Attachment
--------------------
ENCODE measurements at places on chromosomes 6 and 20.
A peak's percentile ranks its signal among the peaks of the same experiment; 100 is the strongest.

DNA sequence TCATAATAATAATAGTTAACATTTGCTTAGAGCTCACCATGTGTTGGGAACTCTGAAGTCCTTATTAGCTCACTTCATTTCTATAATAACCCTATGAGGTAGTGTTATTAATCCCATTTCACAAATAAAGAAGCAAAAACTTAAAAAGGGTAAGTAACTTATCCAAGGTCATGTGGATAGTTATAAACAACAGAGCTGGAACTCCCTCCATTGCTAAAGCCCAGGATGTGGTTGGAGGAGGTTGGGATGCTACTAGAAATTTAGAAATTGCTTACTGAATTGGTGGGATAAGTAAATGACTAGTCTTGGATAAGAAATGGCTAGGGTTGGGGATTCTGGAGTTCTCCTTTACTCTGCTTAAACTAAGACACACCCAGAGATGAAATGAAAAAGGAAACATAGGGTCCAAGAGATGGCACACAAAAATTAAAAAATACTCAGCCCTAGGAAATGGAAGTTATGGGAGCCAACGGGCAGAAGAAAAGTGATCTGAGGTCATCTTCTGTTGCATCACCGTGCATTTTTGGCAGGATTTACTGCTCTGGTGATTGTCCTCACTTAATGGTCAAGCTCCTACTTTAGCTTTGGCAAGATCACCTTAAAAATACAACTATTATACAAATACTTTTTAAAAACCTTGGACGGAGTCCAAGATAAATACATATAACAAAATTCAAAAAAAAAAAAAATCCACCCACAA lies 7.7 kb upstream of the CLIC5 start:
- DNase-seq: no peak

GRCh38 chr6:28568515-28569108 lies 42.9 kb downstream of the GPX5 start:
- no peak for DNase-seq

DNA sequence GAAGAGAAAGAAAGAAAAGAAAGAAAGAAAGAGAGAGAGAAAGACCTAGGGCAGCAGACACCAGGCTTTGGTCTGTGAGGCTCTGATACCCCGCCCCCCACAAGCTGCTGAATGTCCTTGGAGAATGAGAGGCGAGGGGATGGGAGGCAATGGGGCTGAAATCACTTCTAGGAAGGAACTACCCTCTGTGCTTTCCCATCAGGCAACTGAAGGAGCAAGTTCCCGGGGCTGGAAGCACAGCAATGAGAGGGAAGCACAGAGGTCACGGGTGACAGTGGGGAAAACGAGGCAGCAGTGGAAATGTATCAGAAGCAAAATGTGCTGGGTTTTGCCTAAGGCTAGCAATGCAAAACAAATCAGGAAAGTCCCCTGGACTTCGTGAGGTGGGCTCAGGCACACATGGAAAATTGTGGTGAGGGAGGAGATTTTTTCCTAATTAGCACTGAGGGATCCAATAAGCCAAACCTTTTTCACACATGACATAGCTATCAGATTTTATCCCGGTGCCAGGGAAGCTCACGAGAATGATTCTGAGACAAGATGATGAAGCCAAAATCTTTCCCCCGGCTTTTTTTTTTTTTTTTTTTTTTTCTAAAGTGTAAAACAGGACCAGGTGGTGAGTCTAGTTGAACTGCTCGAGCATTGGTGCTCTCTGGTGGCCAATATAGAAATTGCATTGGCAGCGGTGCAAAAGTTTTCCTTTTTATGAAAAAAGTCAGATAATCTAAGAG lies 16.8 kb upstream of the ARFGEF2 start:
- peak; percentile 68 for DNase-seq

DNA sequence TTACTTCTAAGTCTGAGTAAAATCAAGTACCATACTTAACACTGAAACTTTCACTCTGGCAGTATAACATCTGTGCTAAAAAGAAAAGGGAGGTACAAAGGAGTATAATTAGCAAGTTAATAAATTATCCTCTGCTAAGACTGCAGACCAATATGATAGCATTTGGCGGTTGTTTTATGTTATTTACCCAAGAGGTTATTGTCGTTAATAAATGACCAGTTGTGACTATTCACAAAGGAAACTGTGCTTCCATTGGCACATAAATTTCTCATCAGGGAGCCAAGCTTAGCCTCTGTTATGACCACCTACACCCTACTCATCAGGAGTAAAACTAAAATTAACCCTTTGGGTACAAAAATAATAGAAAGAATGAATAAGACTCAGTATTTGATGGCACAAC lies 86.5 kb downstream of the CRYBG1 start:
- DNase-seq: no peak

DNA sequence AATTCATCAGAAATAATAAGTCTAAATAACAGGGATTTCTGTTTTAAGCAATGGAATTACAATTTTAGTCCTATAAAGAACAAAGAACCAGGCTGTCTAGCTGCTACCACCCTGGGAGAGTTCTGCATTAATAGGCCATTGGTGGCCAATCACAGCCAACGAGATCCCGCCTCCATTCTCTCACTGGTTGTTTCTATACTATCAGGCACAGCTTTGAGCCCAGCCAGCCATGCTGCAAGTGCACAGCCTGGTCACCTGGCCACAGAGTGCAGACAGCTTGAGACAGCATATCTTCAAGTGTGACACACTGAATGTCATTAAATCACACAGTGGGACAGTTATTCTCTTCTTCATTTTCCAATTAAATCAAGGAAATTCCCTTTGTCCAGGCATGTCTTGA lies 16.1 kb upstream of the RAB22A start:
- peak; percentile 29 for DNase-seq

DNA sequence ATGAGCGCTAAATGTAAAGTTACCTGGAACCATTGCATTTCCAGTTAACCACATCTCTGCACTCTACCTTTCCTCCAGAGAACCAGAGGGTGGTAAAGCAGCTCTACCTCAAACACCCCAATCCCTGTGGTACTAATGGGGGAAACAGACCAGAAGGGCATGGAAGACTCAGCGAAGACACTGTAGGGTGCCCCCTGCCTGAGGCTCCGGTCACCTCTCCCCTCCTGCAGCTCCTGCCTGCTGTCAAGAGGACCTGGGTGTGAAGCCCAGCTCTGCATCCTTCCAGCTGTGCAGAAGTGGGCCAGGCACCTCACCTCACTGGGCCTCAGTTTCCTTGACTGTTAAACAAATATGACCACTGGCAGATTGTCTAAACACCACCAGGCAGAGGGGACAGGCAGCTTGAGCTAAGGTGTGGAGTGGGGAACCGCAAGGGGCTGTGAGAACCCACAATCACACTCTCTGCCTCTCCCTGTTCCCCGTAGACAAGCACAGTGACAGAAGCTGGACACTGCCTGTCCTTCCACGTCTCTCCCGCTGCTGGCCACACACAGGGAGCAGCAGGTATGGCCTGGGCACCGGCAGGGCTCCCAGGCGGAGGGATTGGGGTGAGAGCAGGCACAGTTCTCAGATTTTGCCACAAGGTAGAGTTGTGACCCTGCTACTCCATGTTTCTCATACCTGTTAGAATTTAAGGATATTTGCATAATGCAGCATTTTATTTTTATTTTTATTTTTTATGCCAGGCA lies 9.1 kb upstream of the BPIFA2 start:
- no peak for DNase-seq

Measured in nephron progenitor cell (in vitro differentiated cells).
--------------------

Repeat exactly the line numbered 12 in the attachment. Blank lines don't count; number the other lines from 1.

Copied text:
- peak; percentile 29 for DNase-seq